Sometimes we can fatigue our voice & minds by not factoring the entire time that we will be “on show”. Use your voice technique when speaking before & after a show.
3. Use your eyes
Make eye contact, look at peoples foreheads or to the back of the room just above their heads when in a large space to help connect with your audience. It’s a (musical) conversation after all.
4. Own the stage
Be mindful of the space you have to use both from a performance but also a safety perspective!
It’s also good to know where everything you need is located.
For example, instruments, water, towel and mic stand, all at the right height and easy to access.
Make sure leads are tidy and that you can move around comfortably or execute choreography safely.
You should create a technical rider for both your sound and stage plotting (who is in stage and where they all stand), ready to give event organisers so they can help support you to get the stage ready for you in advance.
Once you have made the stage set up your own, the confidence you have on stage helps you have a great time & engage the audience that much better.
For great singing & exuding confidence in ‘owning’ the stage, use your posturing. It is a small yet subtle game changer for both stage & vocal performance through anchoring & neutral body alignment.
The general rule is Think, Gesture, Sing – The thought occurs, begin the gesture & the words follow. Practice speaking your lyrics & see how you naturally gesture in response. Tailoring your movement to the style/tempo of the song is critical as well.
A ballad may not have as much physical movement due to the tempo & standing still might look out of place in an uptempo song.
Remember to not ‘act’ out the lyrics with movement. Be tasteful & let the song content & personal performance style help to guide you to the ideal performance.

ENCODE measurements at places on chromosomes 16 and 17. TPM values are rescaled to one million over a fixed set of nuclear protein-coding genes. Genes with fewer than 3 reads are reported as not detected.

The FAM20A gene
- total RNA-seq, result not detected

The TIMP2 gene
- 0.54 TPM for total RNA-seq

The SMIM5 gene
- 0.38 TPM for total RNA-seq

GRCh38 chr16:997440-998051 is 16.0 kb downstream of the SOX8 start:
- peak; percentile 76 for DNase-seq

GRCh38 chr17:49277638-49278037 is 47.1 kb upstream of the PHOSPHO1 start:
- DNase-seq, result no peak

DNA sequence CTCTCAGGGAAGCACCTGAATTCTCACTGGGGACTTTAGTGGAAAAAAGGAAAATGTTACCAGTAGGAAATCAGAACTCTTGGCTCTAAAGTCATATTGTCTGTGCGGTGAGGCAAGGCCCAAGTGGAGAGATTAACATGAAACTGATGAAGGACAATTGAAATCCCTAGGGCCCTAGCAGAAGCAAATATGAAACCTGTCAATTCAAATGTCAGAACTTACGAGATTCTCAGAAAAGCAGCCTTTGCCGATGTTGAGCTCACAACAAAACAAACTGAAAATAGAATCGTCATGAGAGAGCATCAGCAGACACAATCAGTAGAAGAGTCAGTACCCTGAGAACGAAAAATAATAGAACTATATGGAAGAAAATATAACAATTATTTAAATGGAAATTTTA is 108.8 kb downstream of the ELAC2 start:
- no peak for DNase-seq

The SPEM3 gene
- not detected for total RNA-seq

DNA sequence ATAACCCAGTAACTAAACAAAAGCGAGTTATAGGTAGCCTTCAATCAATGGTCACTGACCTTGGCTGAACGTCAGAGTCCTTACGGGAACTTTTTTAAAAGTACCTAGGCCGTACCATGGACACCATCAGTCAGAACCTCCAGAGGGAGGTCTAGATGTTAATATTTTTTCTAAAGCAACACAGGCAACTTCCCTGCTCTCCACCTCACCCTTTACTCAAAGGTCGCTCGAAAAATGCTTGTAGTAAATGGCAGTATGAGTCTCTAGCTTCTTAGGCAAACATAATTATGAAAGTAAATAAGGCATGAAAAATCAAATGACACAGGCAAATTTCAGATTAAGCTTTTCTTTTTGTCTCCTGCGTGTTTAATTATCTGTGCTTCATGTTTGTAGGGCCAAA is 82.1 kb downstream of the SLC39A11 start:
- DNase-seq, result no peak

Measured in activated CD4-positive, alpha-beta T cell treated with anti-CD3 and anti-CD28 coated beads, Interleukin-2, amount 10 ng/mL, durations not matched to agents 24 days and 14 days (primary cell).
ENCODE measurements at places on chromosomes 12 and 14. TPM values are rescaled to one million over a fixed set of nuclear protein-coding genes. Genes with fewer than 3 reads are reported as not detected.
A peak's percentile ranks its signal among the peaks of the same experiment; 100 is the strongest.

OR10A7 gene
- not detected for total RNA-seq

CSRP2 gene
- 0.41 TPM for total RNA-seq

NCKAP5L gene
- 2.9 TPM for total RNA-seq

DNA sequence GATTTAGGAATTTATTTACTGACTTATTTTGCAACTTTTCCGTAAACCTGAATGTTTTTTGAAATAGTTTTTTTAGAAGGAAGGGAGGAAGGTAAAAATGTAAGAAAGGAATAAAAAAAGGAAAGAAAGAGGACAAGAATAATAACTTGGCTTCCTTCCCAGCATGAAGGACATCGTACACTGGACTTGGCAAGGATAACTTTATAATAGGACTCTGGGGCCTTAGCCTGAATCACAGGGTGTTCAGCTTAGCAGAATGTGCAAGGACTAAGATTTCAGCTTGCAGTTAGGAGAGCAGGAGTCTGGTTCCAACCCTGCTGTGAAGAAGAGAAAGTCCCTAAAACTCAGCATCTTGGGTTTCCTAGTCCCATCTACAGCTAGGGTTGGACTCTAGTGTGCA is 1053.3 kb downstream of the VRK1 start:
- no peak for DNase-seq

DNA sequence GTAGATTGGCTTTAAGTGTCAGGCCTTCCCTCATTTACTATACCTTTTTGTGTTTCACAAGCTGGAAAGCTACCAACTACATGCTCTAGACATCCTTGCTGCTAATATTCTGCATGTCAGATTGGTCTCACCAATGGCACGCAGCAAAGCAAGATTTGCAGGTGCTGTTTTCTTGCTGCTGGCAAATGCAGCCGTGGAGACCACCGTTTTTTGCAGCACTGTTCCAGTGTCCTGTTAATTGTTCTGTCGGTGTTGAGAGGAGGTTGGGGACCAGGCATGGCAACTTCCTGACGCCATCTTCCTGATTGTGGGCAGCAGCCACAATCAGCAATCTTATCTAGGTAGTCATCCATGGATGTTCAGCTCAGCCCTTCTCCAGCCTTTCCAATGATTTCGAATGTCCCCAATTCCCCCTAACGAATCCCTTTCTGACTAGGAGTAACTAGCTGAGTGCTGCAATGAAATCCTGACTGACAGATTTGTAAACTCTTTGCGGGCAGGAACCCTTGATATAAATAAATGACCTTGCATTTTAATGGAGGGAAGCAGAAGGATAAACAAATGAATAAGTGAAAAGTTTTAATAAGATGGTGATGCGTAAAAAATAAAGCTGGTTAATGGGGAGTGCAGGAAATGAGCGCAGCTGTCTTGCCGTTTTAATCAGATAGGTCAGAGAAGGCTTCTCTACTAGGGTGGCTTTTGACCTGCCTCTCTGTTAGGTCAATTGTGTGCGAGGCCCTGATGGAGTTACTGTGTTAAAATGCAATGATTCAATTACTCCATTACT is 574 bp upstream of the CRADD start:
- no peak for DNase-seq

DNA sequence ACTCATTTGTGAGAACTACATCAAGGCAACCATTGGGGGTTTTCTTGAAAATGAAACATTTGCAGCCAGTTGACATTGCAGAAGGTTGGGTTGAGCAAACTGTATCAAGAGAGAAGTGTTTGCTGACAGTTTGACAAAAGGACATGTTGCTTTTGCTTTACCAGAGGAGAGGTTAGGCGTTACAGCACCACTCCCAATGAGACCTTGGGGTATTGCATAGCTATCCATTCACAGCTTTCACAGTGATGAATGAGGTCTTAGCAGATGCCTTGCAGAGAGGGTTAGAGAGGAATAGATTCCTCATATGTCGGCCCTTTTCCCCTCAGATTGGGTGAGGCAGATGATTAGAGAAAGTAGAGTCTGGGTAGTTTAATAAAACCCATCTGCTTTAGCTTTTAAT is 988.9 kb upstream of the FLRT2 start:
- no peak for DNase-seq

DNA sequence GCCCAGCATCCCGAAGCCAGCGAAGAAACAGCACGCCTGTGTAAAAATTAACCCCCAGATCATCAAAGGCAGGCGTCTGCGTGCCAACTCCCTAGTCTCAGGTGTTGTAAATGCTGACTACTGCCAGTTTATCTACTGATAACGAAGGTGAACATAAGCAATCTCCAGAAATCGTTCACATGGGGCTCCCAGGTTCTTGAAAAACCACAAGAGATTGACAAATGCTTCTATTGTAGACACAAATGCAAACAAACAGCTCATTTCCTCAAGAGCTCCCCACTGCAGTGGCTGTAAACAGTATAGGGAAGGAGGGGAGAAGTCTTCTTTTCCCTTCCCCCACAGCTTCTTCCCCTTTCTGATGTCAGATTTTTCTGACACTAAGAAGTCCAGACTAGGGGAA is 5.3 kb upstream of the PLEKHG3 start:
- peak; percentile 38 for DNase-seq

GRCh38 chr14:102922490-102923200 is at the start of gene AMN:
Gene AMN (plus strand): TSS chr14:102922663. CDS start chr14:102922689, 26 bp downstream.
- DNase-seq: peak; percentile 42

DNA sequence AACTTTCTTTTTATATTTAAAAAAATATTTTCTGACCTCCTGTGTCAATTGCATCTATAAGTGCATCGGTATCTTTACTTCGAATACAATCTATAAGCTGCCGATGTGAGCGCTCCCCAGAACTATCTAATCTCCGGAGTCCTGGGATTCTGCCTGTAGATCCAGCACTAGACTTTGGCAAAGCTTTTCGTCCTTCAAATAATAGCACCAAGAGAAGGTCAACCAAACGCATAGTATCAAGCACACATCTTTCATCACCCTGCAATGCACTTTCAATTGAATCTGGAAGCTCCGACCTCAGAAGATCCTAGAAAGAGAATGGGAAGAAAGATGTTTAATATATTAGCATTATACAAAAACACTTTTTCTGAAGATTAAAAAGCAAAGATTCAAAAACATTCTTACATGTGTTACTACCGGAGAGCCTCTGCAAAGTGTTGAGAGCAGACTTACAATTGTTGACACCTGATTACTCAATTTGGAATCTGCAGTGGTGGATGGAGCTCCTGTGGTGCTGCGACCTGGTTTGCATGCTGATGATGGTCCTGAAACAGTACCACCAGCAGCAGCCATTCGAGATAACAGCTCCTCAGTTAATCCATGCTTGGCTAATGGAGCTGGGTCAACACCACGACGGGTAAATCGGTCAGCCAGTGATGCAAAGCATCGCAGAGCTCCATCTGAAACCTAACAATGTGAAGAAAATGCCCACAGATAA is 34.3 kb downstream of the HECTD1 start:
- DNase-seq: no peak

Video yourself rehearsing/performing & watch back to give yourself some constructive critiques.
If you need help, check out my video performance reviews.
Watch performances/performers you like that & get inspired. Borrow the ideas you like then make it your own. Practice in front of a mirror to see how you look.
8. Microphone Technique*
Learn how to use a microphone properly! On a stand, holding it, putting it back on the stand mid-song & most importantly tracking the microphone when you move your head.
*Sound Production can also help/hinder a performance. It’s a good idea to know what you like to hear in your monitoring (if using it) & be able to communicate this in industry recognised terms.
Be kind & respectful to the sound & production team as they are there to help make you look & sound good!
Wear clothes that make you feel fabulous, are functional & appropriate for the performance (costumes in a musical theatre show or a frock at a black-tie event) & show off your signature style.
Above all, you need to feel great & be able to perform without the physical restrictions of heels that are too high (can put your posture out of whack) with clothing that is restrictive or falling off & you are worried/hitching garments throughout the performance.
10. Have fun
Having fun usually happens when all the above elements align. Still, it is essential to enjoy yourself as that energy is contagious & can be the most straightforward way of connecting with the audience.
Let me know if you have any other tips that work for you & that I can add to my list.
Most importantly, go get out there & get performing & have fun!